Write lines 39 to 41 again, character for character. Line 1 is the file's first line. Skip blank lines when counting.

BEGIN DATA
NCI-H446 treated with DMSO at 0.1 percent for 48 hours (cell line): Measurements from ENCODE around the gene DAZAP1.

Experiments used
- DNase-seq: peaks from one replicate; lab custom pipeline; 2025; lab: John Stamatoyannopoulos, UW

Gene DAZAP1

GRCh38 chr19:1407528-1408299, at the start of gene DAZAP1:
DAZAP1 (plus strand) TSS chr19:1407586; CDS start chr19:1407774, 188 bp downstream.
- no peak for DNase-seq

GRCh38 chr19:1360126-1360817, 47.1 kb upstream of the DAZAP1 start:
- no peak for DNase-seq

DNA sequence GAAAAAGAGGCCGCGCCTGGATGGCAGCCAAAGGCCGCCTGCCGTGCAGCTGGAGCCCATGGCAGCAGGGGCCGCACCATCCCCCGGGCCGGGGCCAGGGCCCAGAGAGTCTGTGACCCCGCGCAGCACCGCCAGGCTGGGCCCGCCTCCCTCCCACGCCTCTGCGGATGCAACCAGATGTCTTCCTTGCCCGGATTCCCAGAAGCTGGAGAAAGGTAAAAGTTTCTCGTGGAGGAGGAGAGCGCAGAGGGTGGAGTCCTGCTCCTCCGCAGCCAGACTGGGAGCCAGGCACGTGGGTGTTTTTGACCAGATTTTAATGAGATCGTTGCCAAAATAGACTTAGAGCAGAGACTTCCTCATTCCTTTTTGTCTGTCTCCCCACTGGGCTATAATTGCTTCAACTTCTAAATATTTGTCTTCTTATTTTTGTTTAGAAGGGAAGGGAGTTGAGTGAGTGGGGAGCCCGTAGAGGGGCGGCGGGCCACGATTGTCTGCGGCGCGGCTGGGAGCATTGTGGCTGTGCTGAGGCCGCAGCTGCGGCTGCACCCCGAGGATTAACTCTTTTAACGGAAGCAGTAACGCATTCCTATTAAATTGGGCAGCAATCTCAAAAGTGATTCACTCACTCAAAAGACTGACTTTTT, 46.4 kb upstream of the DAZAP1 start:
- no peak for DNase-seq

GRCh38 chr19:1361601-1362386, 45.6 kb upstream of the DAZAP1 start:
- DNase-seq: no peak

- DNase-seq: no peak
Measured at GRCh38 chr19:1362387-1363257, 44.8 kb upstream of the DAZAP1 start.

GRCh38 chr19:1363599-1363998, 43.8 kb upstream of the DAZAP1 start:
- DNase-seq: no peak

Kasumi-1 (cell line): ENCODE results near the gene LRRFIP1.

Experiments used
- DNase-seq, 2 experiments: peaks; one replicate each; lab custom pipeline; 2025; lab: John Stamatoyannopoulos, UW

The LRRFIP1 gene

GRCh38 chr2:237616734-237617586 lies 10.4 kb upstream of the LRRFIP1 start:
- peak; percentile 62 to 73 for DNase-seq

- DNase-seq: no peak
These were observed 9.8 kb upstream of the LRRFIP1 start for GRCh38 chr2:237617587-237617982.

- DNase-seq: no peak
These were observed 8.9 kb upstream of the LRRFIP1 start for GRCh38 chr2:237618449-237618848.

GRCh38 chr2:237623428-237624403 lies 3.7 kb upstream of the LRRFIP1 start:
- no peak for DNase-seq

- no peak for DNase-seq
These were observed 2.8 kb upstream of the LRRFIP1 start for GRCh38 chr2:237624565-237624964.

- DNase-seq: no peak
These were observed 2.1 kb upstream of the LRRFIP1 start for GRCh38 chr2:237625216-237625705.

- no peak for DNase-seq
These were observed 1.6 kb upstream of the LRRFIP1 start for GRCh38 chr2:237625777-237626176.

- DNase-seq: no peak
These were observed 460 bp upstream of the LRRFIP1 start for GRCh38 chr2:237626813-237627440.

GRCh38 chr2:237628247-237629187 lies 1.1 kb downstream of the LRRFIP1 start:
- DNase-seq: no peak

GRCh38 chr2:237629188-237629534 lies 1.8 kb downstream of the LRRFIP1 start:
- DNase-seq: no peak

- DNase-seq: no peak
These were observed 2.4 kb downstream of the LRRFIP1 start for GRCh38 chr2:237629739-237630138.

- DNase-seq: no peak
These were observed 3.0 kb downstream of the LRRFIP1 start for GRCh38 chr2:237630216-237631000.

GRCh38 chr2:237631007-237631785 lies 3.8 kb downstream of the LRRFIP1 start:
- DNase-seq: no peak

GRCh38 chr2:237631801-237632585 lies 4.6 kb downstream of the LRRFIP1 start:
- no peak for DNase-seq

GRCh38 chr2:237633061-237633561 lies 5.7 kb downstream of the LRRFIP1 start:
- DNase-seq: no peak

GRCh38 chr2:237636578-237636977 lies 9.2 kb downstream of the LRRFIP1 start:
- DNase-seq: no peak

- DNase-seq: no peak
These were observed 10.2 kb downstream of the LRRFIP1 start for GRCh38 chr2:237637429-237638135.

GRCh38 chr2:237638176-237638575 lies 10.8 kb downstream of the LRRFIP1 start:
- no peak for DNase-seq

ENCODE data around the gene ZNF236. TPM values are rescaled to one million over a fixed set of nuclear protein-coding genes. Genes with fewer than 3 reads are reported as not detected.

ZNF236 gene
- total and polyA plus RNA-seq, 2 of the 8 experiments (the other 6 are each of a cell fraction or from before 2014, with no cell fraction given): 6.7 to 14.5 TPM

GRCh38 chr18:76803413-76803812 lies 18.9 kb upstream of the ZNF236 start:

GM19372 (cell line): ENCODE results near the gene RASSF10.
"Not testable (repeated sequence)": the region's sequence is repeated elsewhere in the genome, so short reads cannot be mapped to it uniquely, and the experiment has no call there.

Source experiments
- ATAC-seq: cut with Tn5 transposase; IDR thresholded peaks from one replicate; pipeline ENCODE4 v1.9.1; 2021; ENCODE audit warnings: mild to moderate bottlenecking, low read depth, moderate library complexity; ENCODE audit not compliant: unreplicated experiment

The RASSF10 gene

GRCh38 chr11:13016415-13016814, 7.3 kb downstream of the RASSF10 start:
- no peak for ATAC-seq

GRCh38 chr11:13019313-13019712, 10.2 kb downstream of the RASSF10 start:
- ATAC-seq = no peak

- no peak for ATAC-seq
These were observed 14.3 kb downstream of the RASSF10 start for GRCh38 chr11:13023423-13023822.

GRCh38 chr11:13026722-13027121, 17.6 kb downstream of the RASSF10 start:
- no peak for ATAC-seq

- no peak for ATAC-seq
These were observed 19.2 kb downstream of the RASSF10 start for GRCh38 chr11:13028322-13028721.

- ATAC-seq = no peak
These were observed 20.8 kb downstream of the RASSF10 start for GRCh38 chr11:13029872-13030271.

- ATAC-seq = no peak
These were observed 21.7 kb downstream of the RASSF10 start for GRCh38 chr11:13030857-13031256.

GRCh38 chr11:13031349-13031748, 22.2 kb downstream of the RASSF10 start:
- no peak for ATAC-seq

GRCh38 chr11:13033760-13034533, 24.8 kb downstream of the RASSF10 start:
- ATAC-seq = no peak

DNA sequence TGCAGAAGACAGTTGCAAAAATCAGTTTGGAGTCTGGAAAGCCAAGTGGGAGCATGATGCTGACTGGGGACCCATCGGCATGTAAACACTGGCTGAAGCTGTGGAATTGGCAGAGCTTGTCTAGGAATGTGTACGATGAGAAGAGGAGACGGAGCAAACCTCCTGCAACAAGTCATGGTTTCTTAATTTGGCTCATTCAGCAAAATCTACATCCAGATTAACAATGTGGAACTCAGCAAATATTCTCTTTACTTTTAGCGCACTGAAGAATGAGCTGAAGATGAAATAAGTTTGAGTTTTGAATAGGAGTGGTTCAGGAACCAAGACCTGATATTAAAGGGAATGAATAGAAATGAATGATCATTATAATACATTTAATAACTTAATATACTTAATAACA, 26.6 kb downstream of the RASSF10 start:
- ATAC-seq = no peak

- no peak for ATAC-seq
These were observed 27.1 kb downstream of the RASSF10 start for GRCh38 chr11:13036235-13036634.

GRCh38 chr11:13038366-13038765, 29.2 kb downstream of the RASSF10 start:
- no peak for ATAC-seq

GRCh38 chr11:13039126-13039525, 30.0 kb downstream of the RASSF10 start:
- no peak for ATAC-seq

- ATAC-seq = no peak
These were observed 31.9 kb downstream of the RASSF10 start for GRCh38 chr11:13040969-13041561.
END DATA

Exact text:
- DNase-seq: no peak

GRCh38 chr2:237629188-237629534 lies 1.8 kb downstream of the LRRFIP1 start:
- DNase-seq: no peak